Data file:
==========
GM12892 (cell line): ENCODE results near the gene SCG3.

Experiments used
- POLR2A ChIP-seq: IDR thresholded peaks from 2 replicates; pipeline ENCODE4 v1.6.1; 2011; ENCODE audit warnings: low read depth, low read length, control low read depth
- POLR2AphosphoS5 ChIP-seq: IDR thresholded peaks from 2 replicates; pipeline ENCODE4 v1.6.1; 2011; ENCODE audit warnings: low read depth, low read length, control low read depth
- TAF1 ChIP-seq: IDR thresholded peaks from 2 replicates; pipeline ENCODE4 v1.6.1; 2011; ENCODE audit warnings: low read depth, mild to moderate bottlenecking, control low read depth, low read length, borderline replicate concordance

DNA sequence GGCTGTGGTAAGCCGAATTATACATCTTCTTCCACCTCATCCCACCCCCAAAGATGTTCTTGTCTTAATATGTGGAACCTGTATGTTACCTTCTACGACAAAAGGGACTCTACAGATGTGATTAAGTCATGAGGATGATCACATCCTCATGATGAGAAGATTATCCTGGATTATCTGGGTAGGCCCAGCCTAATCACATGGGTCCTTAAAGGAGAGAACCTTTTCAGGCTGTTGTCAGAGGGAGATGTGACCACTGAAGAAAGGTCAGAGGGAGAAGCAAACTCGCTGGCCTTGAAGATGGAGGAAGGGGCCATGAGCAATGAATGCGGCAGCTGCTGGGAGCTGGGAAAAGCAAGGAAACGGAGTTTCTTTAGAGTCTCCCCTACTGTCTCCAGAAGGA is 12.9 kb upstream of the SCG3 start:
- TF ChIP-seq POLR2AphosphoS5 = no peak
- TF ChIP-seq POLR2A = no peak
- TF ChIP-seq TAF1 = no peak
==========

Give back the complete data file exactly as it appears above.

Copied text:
GM12892 (cell line): ENCODE results near the gene SCG3.

Experiments used
- POLR2A ChIP-seq: IDR thresholded peaks from 2 replicates; pipeline ENCODE4 v1.6.1; 2011; ENCODE audit warnings: low read depth, low read length, control low read depth
- POLR2AphosphoS5 ChIP-seq: IDR thresholded peaks from 2 replicates; pipeline ENCODE4 v1.6.1; 2011; ENCODE audit warnings: low read depth, low read length, control low read depth
- TAF1 ChIP-seq: IDR thresholded peaks from 2 replicates; pipeline ENCODE4 v1.6.1; 2011; ENCODE audit warnings: low read depth, mild to moderate bottlenecking, control low read depth, low read length, borderline replicate concordance

DNA sequence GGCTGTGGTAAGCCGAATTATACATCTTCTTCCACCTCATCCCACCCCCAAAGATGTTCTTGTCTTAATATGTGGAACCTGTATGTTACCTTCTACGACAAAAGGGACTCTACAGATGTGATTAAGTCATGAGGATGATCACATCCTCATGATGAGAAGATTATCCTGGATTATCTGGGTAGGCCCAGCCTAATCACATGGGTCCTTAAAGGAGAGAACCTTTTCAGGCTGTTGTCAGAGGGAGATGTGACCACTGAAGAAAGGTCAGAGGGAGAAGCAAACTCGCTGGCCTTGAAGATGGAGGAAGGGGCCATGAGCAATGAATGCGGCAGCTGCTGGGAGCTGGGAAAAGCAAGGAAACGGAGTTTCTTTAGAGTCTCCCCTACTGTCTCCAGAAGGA is 12.9 kb upstream of the SCG3 start:
- TF ChIP-seq POLR2AphosphoS5 = no peak
- TF ChIP-seq POLR2A = no peak
- TF ChIP-seq TAF1 = no peak